If your hotel rests on the site of one of the Civil War’s most colorful skirmishes, you would expect there to be a few uniformed ghosts haunting the grounds. However, at the General Morgan Inn, the most colorful ghosts are the ones who used to work here.
Meet Greene Room Grace, The Spoon Snatcher
Grace, by far our most clever, playful ghost lives in our restaurant’s Greene Room. We’ve heard that Grace, in her former life, was a waitress at the original Grand Central Hotel during the late 1800s and early 1900s and, by all accounts, is generally a very happy ghost who, along with at least nine other ghosts, has been haunting our inn for many years. However, we think she may have had some trouble managing her place settings—as our spoons quite often disappear from the place settings in the Greene Room over night — never a fork, never a butter knife…always a spoon. And, never our other dining rooms, always the Greene Room. You might expect to find the spoon on the floor, in a chair, or even in the dish room—but we’ve never been able to locate them.
Meet Front Desk Bill
Adjacent to the General Morgan Inn, stands another hotel built in the late 1800s — originally called the Depot Street hotel. The building, which now houses an assortment of businesses along with some vacant spaces, hails from Greeneville’s grand railroad era. We’ve since learned that the former hotel is haunted by a ghost of one of its employee, whom we call Front Desk Bill. Bill reportedly roams throughout that space and our current hotel. We invited dowsers to speak to Bill and find out a little bit about him. While he wasn’t forthcoming with a great deal of personal information, he did say that he was “quite happy to haunt the hotel” and that he was in the company of 26 other ghosts who haunt the area. When asked if he was as happy when he actually worked at the front desk of the hotel, his response was an overwhelming, “No!” Perhaps the old hotel didn’t enjoy the high occupancy level that it now enjoys.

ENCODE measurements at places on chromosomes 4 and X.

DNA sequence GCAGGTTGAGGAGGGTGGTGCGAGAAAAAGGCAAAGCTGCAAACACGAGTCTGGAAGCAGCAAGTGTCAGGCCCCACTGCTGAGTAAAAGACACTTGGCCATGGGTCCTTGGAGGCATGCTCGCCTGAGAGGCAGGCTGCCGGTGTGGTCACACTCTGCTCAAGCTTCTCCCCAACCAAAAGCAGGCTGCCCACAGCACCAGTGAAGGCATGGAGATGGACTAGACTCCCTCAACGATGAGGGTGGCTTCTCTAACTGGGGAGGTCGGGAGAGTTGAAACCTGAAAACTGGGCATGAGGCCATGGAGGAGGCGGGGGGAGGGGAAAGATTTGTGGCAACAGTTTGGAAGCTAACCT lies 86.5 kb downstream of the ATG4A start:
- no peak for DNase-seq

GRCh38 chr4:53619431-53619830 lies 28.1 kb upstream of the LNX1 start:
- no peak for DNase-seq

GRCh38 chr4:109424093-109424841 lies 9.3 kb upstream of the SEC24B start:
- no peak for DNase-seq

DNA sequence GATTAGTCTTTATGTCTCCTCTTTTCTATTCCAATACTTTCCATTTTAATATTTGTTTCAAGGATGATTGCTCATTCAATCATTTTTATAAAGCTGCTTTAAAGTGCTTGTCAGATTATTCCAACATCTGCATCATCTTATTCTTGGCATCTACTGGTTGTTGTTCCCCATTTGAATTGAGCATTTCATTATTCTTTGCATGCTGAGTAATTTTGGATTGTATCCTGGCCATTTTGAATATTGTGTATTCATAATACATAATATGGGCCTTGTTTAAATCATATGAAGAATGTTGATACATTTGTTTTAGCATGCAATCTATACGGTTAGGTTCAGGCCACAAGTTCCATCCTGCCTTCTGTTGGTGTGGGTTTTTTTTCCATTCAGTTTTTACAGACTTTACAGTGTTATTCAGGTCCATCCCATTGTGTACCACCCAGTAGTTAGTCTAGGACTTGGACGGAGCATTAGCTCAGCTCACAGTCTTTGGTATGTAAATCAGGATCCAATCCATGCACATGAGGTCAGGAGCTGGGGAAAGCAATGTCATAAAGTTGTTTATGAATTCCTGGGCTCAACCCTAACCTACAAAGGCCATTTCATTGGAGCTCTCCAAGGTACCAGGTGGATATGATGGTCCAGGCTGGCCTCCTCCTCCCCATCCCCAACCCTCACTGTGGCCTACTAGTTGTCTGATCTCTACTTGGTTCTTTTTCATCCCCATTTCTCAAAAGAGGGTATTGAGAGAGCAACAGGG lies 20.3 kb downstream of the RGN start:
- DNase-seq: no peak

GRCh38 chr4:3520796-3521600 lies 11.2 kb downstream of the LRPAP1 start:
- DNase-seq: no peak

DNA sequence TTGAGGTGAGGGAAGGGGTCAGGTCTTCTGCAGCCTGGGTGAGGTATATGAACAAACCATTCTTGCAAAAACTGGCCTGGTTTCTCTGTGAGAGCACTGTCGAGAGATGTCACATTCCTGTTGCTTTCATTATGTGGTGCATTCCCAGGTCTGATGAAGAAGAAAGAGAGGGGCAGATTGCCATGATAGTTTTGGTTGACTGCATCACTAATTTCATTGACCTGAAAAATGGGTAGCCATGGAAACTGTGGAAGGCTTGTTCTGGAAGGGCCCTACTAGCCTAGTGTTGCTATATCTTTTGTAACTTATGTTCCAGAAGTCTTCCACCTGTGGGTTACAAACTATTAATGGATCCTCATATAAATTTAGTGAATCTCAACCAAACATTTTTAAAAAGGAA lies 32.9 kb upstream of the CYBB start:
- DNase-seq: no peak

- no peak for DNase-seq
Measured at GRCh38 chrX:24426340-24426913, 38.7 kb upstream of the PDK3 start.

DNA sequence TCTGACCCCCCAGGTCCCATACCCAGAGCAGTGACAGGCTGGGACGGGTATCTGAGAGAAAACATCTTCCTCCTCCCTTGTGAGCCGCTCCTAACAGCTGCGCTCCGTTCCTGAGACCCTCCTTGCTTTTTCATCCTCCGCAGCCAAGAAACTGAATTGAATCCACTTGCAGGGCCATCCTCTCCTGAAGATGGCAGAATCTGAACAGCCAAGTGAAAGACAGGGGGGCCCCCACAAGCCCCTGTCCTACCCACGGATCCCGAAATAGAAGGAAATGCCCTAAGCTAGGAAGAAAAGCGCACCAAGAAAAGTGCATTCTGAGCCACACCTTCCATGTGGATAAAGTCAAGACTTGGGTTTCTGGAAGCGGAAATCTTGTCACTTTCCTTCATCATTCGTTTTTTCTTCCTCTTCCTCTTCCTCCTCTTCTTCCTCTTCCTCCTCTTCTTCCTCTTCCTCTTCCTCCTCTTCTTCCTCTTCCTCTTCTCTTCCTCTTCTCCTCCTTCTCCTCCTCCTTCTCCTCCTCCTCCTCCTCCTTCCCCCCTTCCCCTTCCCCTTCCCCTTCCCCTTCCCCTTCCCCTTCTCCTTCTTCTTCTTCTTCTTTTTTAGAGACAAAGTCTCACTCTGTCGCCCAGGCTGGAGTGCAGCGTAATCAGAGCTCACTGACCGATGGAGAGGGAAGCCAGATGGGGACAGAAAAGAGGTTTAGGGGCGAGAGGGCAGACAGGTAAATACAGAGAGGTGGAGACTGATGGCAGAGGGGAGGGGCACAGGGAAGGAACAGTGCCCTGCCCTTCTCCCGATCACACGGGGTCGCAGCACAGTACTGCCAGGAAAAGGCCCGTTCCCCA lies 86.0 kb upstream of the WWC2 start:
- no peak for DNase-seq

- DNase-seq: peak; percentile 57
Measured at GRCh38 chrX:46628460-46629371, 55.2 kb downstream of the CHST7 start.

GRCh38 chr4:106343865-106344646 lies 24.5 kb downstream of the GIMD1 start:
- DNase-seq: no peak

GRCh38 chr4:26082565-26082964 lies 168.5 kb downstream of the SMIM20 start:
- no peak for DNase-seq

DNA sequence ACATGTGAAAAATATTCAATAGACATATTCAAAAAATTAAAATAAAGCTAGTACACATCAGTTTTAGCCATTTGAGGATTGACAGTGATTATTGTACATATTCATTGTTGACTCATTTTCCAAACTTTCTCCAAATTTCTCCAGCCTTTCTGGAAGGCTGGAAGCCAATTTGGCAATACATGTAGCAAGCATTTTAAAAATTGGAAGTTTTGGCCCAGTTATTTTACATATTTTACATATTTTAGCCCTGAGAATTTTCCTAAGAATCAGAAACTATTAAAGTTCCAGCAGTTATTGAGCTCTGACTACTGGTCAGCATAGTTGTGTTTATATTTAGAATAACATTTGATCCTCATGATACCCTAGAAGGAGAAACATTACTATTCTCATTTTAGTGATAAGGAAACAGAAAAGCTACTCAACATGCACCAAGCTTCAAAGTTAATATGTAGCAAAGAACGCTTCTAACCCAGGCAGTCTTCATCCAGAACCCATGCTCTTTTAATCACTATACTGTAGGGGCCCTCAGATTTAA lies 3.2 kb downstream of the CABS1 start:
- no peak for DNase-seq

Meet John Hunt Morgan
The Confederate General who was considered the Jessie James of his day, a tactical genius who raided the Ohio Valley during the Civil War, was killed during a confrontation that took place, literally a few feet from the inn’s grand lobby. Morgan, who was visiting friends at the nearby Dickson-Williams Mansion, left his men a few miles outside of town while he reconnected with Mrs. Williams and her family. Morgan was unaware that a small group of Union officers were also staying in the small town of Greeneville. Reports of the conflict vary. But, this we know: after claiming that the Union soldiers would never take him alive, Morgan was shot in the back while attempting to get to his horse, which was tethered in the Williams’ stables. Lucy Frye, a young woman staying at the inn was publicly accused of betraying his location to the Union soldiers—a charge which, although she vehemently denied, followed her and left her a social outcast for the remainder of her life. Mrs. Williams, a genteel Southern lady who took her duty as hostess very seriously, felt that she should have protected Morgan during his stay, and by all accounts, entered into a serious depression upon his death. For decades she was reported to have covered the site where he fell dead with a blanket of violets, her favorite wildflower.